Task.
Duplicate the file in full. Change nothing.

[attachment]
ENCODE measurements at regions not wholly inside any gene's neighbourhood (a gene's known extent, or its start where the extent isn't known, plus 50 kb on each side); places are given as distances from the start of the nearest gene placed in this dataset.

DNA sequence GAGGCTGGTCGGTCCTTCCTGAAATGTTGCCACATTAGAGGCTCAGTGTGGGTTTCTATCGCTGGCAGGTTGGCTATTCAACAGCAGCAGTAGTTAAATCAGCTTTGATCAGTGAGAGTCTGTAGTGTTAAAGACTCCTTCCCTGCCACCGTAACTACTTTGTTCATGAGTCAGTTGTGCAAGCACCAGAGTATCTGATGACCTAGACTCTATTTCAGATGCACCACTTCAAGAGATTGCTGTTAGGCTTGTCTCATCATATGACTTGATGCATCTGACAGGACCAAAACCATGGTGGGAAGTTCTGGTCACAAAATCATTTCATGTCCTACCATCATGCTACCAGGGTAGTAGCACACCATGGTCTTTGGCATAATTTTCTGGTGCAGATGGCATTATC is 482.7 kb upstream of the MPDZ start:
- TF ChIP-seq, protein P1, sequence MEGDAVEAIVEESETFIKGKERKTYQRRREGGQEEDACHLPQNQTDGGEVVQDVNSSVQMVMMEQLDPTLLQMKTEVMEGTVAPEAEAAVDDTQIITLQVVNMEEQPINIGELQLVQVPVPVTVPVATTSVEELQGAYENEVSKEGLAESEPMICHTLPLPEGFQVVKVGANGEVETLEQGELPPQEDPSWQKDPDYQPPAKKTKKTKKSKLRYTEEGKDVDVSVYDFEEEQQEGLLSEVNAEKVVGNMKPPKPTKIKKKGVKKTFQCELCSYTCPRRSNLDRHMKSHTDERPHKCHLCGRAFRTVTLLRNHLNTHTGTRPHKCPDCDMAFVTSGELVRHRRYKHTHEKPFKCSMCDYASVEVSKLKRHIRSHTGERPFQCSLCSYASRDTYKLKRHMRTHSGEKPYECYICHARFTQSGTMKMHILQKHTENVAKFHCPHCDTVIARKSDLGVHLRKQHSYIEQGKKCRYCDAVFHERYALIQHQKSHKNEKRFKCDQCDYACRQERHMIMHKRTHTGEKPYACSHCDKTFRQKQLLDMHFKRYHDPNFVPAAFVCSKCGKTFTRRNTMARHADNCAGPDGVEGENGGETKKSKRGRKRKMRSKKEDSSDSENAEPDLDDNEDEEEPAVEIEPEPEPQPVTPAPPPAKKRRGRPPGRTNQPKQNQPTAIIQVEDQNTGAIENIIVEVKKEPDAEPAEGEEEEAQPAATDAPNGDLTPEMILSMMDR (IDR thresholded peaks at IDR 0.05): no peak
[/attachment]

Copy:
ENCODE measurements at regions not wholly inside any gene's neighbourhood (a gene's known extent, or its start where the extent isn't known, plus 50 kb on each side); places are given as distances from the start of the nearest gene placed in this dataset.

DNA sequence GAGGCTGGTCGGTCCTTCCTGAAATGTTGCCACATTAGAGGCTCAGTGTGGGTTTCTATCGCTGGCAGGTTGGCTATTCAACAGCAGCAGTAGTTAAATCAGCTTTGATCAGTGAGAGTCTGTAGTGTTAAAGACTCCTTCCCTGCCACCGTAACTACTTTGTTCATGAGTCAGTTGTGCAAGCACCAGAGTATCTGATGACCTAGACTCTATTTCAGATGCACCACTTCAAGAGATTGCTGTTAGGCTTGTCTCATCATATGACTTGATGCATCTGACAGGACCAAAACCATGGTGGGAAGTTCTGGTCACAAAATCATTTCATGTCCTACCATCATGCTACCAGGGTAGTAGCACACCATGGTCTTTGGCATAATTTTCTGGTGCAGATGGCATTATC is 482.7 kb upstream of the MPDZ start:
- TF ChIP-seq, protein P1, sequence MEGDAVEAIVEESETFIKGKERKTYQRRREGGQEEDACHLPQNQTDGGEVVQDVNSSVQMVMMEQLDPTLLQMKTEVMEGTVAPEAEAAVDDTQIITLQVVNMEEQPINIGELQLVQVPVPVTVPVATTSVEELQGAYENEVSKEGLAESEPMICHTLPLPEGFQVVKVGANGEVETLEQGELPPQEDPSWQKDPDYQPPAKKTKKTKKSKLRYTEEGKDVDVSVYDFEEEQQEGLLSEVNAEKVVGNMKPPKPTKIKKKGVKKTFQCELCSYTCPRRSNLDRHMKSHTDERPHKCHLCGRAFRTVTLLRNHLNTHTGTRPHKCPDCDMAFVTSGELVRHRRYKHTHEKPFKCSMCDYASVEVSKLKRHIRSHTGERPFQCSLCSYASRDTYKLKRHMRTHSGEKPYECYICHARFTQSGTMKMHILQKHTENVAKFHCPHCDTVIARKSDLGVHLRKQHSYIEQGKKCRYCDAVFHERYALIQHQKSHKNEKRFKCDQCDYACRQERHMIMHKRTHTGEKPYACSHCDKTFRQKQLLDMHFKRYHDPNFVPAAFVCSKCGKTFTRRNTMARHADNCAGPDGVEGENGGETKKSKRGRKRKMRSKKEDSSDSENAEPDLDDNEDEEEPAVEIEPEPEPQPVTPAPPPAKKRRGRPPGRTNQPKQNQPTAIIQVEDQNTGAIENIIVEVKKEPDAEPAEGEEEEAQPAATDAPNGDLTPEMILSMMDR (IDR thresholded peaks at IDR 0.05): no peak